Course Spotlight

Five Things to Know About Pinehurst

By Abby Parsons, PGA
Published on

Pinehurst No. 2.

I am fortunate enough to have “Pinehurst, North Carolina” as my hometown on my nametag while working as the Head Golf Professional at Pinnacle Peak Country Club in Scottsdale, Arizona.
When people see I’m from the golf mecca, the first thing they say is, “You’re from Pinehurst? Of course you’re in golf!”

Believe it or not, I was one of the very few serious golfers in my class/school growing up. When I say very few, I mean like five in my entire school. Pinehurst is a special place, especially for those who travel from all over the world to experience it. When people visit, they feel like they are sent back in time.
But for me . . . it was just home.

And as the golf world descends on Pinehurst next week for the 124th U.S. Open, it feels like the perfect time to share five things to know about this special place from someone like me who was born and raised in the 28374 area code.

There are 10 golf courses at Pinehurst Resort & over 40 in a 15-mile radius!
Abby Parsons, PGA, poses next to the Payne Stewart Statue at Pinehurst Resort.
Abby Parsons, PGA, poses next to the Payne Stewart Statue at Pinehurst Resort.
My hometown friends and I all joke that we grew up with golf in our backyard, but for a large portion of Pinehurst residents, that's literally the truth. And the golf is tremendous, too.
Take Pinehurst Resort’s courses for example. No. 2, the most famous and host of the U.S. Open, was designed by Donald Ross, and has stood the test of a a time as his crown jewel that anyone can play. But then there's nine other 18-hole courses on property.
Dr. Leroy Culver and John Dunn Tucker created No. 1, with Ross adding his fingerprints to make it a classic. Ross also designed No. 3, while Gil Hanse created No. 4, Ross protege Ellis Maples No. 5, Tom and George Fazio No. 6, Rees Jones No. 7, Tom Fazio No. 8, Jack Nicklaus No. 9 and the new kid on the block, No. 10 by Tom Doak, opened earlier this year. There's also the beloved Cradle short course that Hanse created and Thistle Du putting course right near the clubhouse.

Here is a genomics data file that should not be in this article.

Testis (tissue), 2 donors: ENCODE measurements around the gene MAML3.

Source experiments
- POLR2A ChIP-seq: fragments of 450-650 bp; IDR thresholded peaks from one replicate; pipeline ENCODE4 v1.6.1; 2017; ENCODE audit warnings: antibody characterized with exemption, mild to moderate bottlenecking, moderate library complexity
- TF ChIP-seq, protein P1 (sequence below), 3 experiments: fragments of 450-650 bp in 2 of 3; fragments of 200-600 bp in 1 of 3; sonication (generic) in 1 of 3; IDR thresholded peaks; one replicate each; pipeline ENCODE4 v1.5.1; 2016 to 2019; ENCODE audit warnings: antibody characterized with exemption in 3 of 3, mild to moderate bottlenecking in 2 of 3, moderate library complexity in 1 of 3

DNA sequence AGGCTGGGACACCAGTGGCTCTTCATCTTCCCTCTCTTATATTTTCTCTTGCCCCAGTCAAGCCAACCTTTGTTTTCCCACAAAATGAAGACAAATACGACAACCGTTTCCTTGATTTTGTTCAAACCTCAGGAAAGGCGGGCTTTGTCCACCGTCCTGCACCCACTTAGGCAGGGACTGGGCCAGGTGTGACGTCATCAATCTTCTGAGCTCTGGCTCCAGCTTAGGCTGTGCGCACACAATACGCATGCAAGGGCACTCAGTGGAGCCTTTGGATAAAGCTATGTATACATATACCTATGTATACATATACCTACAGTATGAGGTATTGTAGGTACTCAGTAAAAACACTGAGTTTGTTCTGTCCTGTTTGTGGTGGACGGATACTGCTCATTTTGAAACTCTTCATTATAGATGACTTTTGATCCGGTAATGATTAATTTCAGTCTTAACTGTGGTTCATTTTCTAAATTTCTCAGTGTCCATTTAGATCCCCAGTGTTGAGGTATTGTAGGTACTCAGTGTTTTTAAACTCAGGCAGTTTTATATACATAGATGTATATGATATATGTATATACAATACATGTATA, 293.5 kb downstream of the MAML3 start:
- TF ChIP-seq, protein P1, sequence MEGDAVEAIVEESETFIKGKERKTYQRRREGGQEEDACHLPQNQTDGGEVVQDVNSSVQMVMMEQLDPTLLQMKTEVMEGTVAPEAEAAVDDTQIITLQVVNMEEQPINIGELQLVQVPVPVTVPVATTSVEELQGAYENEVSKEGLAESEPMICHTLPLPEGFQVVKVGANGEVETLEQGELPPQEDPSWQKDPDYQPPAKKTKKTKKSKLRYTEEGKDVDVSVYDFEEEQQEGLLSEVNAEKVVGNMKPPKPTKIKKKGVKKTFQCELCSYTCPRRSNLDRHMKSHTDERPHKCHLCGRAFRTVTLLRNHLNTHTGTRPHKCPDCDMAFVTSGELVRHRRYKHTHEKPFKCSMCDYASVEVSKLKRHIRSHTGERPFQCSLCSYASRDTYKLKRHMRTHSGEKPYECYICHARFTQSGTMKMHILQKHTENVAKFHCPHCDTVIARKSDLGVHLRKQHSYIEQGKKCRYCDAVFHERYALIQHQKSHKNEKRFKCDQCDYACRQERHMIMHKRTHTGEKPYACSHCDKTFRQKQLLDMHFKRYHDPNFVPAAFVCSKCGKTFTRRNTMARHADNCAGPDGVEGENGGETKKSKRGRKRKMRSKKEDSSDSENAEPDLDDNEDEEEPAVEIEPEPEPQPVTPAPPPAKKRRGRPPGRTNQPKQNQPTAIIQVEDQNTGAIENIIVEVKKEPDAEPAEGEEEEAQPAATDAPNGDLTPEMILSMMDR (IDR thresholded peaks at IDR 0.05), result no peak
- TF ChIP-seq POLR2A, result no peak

Having this variety of world-class architecture is just part of what makes Pinehurst Resort so special.  If the price tag is not in your budget for a golf trip, however, don’t count out the incredible courses in the area. Check out my story on some of the other note-worthy destinations to tee it up at when you are in town.
Fox squirrels are built different
The fox squirrels of Pinehurst.
The fox squirrels of Pinehurst.
When you walk the grounds of any Pinehurst course, you will notice some hefty-looking squirrels with light-colored fur that surrounds their noses. If you spot them from the tee box and they are sitting in the middle of the fairway, it will 100 percent look like they have a golf ball in their mouth.
Don’t worry, they won’t try to grab your golf balls (most times), but they will try to eat the food out of your golf bag or in your golf cart. They are cute, but they are hungry.
Fox squirrels are the largest squirrels in the state, and they love Pinehurst, North Carolina. If you're headed to the U.S. Open, keep your friends close and your snacks closer.
Pinehurst is where the tea is sweet, and the hospitality is even sweeter
Living out west, I get strange looks whenever I ask for an order sweet tea. But when you're in Pinehurst, asking for an unsweet tea is a sin.
Pinehurst has its food quirks, just like most regions in the U.S. There are great biscuits with gravy everywhere you go, delicious, vinegary BBQ, and be sure to not miss out on the best sandwiches you could have at the Village Deli.